From knee-high to a tadpole, we all learned how to fish from a young age and most of us grew to love the solitude and satisfaction enjoyed through the sport of fishing. Our minds were often quieted from childhood trauma and escaped in solitude by the calmness of nature and water as we quietly waited for the fish to bite. But oh, the thrill of victory and satisfaction interrupted the silence with whooping and hollering when something substantial was hooked and reeled in. What fulfillment!
As children and young adults, our parents taught us how to reel in weekend catches like bluegill, catfish, brim, and bass from the fresh waters on canals and Alligator Alley. Did we encounter alligators? Yes, but never any up-close-and-personal interludes of danger; only their ominous eyes peering from the surface of the water. Water moccasins were far more prevalent and threatening than alligators. But in spite of these threats, Ma Ferguson pressed on almost every weekend to “bring home the bacon and fry it up in a pan.” She was the phenomenal woman long before Maya elevated the term to national and international epic proportions. My brother Ben vividly remembers this encounter. Ma hada encounter with a television reporter who spotted her one day while she was fishing in a canal. “Ma’am, now you know you can’t eat the fish you’re catching because they’re full of mercury,” said the reporter. As the sacrificial mother and perpetual provider of nine children, Ma politely replied, “I don’t care if these fish are filled with Mercury, Fords, Cadillacs, or Chevrolets! I need to feed my family!” And the rest was history.
Our childhood experiences also took us into the awe-inspiring depths of the Atlantic Ocean. I remember one time we were fishing down in the Florida Keyes when my younger sisters, Louise and Precious, and I were arguing about who was the best swimmer. Our parents were being guided by our boat’s fish finder when they stopped at the perfect spot for snapper, yellowtail, grunts, and grouper. My sisters and I were still boasting about who was the best, when out of nowhere, my father pushed all three of us overboard and proceeded to start the engine and pull off. Only a few yards away, he yelled out across the Atlantic, “Now, let’s see who’s the best swimmer!” We stroked liked Michael Phelps and all made it to the boat without incident. Needless to say, we never had that argument again, at least not while on a boat. I’ll let you guess who made it to the boat first! A few years ago, my family encountered the most extraordinary experience ever. My sister-in-law Lauvlie with her thick Philippine accent shouted to everyone, “Hey! Look at that giant sting ray!” By the time everyone saw it, their eyes glazed over with shock, coupled with speechless, but instant and desperate prayers. The beastly aquatic animal disappeared under the boat and everyone froze in terror fully realizing that a fateful capsize may be imminent. But THANKS BE TO GOD FROM WHOM ALL BLESSINGS FLOW, the 25-30 feet whale shark surfaced far on the other side of the boat and continued on its merry way, apparently in search of food – plankton and small fish – versus the then Fearful Fergusons. In her typical feisty fashion, post-recovery from shock, Ma was reported as having said something like this to her eldest offspring, the captain of the vessel, “Now, that whale shark didn’t even splash! So why are your pants all wet?” I suppose one could say that Henry was the clear winner of the Most Fearful Fishing Ferguson A-ward!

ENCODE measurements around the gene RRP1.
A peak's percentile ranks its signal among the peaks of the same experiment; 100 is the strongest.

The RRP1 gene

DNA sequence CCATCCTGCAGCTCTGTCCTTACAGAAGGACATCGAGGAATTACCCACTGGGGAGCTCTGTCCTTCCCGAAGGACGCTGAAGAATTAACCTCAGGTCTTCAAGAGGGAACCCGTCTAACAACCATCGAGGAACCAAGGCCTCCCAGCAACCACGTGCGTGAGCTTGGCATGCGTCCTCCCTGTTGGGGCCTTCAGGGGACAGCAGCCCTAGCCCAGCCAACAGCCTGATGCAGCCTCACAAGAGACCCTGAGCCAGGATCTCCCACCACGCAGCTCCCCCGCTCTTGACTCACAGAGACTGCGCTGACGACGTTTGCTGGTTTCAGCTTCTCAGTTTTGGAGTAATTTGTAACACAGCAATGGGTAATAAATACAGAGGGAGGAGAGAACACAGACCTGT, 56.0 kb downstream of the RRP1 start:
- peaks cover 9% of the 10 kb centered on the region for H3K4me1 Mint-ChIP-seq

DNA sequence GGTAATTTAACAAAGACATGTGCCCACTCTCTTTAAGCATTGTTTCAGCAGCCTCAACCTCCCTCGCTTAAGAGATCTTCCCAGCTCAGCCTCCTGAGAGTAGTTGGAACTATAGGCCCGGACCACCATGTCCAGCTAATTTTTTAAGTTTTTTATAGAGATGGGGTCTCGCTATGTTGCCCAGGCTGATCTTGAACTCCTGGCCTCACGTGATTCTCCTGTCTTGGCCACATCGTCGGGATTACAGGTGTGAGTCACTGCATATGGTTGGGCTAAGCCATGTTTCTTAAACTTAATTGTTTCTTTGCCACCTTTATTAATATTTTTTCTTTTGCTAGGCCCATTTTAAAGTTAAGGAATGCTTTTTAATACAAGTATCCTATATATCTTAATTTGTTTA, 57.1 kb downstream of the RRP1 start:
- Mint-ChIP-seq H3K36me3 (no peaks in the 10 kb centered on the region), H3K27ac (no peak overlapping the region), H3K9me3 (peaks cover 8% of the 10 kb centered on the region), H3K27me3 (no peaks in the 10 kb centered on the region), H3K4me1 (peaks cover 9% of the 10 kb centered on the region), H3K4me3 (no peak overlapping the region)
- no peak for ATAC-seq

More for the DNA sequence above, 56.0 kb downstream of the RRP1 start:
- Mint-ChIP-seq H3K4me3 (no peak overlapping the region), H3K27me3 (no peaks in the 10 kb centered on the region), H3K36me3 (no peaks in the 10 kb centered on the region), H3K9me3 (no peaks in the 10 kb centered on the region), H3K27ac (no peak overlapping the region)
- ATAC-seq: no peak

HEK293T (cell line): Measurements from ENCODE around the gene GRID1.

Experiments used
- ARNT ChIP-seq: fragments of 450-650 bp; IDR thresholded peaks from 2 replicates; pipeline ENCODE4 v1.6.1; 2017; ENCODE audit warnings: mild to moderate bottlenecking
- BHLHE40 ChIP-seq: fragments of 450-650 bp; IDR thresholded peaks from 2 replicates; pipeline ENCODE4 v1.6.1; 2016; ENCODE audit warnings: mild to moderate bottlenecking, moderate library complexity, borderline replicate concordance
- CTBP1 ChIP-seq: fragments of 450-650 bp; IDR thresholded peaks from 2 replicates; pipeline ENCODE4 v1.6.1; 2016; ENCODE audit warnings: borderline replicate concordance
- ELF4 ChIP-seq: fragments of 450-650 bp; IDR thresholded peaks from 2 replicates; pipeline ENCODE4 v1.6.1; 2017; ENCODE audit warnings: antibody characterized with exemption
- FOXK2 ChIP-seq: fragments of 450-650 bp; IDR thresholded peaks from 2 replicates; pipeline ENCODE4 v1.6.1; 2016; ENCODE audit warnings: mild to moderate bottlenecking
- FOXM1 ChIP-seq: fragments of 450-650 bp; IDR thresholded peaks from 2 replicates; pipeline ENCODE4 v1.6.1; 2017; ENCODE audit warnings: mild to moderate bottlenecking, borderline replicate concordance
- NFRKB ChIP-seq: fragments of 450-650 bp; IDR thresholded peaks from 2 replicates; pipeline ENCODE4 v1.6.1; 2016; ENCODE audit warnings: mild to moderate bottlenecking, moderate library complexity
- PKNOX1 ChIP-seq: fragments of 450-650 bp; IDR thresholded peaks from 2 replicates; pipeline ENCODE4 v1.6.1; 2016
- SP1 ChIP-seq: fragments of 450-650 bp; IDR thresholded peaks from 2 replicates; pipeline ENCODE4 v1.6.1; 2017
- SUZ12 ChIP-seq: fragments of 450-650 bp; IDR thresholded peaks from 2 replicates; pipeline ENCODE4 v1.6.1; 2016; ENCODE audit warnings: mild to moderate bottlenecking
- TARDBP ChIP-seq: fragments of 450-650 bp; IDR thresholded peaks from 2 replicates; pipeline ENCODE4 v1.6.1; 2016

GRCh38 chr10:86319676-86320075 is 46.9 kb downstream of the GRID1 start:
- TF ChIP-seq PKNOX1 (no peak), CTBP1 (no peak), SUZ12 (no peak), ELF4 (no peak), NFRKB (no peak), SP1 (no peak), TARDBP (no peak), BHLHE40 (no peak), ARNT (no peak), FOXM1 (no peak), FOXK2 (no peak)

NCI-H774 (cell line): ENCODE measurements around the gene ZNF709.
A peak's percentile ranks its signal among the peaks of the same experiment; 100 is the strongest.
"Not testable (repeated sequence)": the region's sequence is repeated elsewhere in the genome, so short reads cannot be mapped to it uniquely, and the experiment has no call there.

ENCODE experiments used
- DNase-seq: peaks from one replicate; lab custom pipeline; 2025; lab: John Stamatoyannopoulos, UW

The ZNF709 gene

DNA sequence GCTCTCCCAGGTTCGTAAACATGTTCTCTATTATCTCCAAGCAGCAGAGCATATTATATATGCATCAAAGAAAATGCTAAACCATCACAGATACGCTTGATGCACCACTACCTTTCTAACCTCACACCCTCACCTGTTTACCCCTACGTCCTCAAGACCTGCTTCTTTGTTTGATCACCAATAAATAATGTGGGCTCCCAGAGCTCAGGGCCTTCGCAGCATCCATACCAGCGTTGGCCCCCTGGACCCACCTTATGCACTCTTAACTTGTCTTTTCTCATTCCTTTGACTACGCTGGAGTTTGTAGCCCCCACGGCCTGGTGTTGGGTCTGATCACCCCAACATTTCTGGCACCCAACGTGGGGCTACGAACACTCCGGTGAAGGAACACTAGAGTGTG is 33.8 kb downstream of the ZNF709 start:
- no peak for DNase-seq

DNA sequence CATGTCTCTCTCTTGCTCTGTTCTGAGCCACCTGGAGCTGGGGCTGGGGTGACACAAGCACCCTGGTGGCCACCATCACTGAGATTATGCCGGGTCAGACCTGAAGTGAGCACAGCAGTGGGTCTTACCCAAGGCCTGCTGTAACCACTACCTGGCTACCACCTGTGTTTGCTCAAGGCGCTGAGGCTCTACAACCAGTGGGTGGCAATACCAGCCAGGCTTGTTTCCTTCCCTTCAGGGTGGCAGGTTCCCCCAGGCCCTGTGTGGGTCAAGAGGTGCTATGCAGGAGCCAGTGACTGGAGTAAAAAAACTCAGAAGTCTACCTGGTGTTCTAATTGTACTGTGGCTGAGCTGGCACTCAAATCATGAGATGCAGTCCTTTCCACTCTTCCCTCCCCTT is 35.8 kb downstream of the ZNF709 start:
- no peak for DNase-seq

This spirit of competition runs through the Ferguson Family in all that we do, like the blood running though our veins. As children, we competed against each other academically to drive us to excellence. As adults, we competed against each other to be the first one to call Ma to wish her the best on holidays. Fishing is no exception. We always had fun [and still do] with friendly challenges and the hopes of being the one who caught the most fish or the biggest fish. In fact, fishing has become the only area where we continue to compete. Those early days of fishing in the Florida Keyes have become a family tradition, thanks to the values and virtues inspired by our beloved parents, who both now enjoy watching us carry the traditional torch from the windows of Heaven. My siblings have come from as far as Brussels and Anchorage to meet up for our Annual Family Fishing Flock. We continue that legacy today and have taught our children, grandchildren and great grand-children the love and leisure of deep sea fishing. That leads me to our most recent 2017 expedition and the reporter who joined the flock.
Although in prior years, we recorded and tracked our individual catches with markings such as one-cut on the tail, one-cut on the head, two-cuts on the tail, etc. for bragging rights. But our brother Henry from Alaska, also our El Capitan, started a new tradition three years ago by added a huge fish-topped trophy to those bragging rights for the person who caught the biggest fish. The trash-talking started, text messages flew back and forth, laugh-out-loud video vignettes from aquariums showed up in emails, internet research for the best homemade chum flourished, and the contest was underway. My sister Precious channeled our Mom’s spirit and even cleared a space on a credenza in Ma’s house especially for the trophy she was prophesying to win. But it was our niece from Charlotte who talked the most trash. She had won the trophy two years in a row and was claiming a three-peat victory. Truth-be-told, though, Monique stole the trophy from my sister Louise and me the year before. You see, I hooked a bull shark on a second newly bought Penn rod & reel that I had idly in the ocean for the ‘big kahuna’ to eventually hit while actively fishing with another. Well, Louise quickly grabbed the rod when the big kahuna struck. She successfully brought it in after a tough fight. Then all of a sudden the rules of the game changed to the biggest ‘edible’ catch. We bowed out gracefully and allowed Monique to have the trophy with the whopper of a grouper she snagged; but it was nowhere near the size of that shark Louise reeled in. Now let’s fast forward to present day.